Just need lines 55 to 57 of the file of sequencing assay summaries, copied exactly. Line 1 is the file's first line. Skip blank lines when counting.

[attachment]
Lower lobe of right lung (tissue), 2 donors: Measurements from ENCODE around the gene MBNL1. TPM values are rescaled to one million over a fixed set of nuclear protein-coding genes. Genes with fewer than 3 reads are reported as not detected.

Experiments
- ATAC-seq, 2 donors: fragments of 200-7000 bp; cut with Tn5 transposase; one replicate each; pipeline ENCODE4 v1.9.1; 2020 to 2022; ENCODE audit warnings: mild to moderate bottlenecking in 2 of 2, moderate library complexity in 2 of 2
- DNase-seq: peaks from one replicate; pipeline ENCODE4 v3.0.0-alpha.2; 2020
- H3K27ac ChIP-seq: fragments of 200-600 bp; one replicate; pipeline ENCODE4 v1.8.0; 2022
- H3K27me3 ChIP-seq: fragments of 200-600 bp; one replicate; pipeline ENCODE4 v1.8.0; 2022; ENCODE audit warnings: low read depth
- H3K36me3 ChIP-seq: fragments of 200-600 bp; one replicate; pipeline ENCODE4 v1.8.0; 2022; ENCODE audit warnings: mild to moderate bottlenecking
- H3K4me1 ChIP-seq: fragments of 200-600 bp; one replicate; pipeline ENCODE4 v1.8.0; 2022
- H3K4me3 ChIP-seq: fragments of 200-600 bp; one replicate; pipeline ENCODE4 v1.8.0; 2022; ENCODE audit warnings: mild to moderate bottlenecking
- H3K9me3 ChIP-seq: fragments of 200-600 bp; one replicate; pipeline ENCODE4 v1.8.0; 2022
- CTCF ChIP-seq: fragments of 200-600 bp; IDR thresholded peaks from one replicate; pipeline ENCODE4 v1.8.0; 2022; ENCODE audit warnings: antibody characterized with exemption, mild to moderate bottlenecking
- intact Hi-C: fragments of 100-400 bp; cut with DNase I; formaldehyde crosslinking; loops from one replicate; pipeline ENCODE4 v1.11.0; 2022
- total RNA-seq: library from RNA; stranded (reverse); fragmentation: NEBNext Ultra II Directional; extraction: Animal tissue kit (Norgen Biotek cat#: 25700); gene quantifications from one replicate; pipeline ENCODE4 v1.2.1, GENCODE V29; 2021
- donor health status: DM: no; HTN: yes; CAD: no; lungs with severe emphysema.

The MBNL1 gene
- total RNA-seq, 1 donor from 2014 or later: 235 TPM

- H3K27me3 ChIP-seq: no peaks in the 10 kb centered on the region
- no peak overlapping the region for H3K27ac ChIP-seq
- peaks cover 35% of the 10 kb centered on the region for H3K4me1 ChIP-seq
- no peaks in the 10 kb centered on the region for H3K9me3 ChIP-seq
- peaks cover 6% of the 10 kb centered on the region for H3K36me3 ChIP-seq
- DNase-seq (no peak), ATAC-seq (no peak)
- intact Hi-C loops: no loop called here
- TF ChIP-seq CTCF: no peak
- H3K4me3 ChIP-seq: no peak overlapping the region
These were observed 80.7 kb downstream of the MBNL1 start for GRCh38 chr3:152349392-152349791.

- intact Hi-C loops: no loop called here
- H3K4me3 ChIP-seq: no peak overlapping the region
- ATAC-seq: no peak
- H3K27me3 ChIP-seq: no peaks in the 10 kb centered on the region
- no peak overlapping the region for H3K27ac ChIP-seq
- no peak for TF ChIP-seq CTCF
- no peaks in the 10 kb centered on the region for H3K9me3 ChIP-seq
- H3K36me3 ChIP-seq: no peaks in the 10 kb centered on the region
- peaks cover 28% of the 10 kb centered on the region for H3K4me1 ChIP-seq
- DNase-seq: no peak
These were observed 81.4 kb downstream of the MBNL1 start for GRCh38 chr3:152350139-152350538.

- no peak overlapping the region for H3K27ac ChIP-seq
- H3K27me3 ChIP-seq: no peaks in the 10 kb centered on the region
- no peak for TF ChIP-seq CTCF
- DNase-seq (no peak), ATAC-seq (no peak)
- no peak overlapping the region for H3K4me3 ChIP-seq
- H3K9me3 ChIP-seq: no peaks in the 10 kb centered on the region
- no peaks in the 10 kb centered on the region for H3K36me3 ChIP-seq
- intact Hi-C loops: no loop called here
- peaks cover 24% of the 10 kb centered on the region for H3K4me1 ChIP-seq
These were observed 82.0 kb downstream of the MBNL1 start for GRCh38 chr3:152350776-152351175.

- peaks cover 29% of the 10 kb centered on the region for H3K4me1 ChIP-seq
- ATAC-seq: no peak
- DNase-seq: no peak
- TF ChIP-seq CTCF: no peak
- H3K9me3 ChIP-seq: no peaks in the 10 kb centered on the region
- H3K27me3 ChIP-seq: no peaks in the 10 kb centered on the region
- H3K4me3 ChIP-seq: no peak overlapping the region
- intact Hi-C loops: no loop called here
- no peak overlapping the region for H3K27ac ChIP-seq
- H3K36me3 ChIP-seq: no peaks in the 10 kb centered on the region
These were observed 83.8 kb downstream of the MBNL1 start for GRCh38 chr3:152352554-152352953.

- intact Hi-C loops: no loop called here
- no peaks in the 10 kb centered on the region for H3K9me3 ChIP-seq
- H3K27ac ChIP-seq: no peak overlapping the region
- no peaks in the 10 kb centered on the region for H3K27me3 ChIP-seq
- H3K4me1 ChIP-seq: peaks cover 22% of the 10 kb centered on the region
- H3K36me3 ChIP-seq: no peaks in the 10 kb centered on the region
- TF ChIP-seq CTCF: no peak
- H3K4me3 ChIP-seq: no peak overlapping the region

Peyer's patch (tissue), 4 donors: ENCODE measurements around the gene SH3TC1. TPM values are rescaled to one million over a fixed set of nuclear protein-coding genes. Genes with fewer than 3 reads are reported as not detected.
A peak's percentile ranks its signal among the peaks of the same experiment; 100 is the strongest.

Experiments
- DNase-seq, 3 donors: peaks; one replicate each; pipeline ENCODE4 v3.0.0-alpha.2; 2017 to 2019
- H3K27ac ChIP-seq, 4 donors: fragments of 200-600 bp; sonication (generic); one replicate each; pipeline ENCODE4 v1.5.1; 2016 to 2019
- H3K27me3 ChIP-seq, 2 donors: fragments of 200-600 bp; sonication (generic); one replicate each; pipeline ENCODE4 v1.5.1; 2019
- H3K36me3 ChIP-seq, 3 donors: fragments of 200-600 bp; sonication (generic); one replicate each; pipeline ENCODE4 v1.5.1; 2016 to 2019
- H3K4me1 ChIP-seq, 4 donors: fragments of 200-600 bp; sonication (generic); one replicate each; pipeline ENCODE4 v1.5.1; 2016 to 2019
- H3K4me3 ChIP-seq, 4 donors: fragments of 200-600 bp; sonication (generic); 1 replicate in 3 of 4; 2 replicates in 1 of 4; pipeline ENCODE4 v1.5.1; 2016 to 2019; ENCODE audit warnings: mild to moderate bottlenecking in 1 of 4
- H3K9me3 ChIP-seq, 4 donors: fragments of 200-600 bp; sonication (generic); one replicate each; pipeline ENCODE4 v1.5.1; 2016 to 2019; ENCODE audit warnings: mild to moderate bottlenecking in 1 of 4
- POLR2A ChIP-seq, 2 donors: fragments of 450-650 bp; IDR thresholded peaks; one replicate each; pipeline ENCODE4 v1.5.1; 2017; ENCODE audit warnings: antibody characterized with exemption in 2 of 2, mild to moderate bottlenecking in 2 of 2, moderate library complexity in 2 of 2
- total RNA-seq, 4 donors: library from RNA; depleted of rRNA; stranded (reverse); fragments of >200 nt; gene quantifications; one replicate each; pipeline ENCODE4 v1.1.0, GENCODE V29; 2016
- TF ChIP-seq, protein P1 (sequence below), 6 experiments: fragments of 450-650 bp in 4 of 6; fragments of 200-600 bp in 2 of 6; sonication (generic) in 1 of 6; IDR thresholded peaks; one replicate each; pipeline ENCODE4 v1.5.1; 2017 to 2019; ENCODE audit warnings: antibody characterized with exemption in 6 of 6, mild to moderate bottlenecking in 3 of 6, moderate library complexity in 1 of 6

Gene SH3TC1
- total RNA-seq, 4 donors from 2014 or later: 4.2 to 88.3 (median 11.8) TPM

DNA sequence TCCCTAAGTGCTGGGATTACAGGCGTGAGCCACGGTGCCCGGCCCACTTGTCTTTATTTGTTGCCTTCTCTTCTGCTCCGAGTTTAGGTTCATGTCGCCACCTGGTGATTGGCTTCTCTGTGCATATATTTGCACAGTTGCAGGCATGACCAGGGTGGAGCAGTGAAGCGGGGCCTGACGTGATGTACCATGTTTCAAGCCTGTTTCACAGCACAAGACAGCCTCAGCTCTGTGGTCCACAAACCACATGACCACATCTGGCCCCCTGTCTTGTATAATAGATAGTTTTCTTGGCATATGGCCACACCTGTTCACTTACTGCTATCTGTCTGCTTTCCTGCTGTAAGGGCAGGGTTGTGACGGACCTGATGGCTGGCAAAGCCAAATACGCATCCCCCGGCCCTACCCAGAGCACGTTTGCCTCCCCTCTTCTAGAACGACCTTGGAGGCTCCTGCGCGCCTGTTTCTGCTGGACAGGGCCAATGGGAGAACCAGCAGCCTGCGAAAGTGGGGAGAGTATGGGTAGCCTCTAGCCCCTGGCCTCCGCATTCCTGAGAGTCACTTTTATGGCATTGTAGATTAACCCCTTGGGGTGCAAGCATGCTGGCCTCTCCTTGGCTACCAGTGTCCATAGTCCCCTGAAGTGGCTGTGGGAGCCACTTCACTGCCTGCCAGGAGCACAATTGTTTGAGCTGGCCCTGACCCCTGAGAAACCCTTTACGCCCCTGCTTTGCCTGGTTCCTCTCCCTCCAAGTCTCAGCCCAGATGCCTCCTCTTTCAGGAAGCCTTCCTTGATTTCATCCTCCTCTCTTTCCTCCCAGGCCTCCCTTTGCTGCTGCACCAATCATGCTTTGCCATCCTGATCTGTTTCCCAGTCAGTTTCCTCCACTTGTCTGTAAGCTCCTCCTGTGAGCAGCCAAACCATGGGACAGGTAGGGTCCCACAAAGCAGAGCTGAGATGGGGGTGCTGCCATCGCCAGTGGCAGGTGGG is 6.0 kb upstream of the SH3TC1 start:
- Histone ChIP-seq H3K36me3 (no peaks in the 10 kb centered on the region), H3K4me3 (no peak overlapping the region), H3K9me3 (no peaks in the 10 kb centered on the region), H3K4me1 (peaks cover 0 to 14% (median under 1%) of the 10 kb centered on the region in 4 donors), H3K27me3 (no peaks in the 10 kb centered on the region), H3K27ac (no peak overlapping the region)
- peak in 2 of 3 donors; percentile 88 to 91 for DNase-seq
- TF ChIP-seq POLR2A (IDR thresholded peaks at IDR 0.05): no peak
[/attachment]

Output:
- intact Hi-C loops: no loop called here
- no peak overlapping the region for H3K27ac ChIP-seq
- H3K36me3 ChIP-seq: no peaks in the 10 kb centered on the region